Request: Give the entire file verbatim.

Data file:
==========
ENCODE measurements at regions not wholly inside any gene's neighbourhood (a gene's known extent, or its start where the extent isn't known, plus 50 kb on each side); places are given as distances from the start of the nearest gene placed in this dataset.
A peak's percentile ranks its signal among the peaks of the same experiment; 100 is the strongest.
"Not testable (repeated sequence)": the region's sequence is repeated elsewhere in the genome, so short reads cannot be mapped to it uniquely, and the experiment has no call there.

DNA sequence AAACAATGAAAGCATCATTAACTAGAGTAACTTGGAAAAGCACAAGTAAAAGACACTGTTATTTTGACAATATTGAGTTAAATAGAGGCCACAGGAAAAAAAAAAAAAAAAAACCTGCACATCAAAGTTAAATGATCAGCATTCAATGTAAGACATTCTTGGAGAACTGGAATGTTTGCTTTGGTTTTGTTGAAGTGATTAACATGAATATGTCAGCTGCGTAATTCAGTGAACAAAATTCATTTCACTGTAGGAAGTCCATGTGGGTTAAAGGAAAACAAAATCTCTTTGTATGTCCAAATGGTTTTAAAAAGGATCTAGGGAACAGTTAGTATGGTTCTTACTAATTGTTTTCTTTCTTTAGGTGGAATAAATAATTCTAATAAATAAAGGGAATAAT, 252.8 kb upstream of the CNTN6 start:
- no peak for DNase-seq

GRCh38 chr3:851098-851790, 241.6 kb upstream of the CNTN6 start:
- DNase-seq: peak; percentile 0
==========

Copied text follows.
ENCODE measurements at regions not wholly inside any gene's neighbourhood (a gene's known extent, or its start where the extent isn't known, plus 50 kb on each side); places are given as distances from the start of the nearest gene placed in this dataset.
A peak's percentile ranks its signal among the peaks of the same experiment; 100 is the strongest.
"Not testable (repeated sequence)": the region's sequence is repeated elsewhere in the genome, so short reads cannot be mapped to it uniquely, and the experiment has no call there.

DNA sequence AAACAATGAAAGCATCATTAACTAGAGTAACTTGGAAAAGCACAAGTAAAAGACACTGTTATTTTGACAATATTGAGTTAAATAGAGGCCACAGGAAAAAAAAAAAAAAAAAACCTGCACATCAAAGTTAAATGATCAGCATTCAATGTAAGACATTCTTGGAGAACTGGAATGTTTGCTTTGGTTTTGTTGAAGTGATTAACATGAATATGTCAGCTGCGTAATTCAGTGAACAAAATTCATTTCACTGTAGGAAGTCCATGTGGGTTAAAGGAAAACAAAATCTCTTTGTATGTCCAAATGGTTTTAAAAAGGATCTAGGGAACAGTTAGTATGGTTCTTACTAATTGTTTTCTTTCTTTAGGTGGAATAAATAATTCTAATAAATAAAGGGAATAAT, 252.8 kb upstream of the CNTN6 start:
- no peak for DNase-seq

GRCh38 chr3:851098-851790, 241.6 kb upstream of the CNTN6 start:
- DNase-seq: peak; percentile 0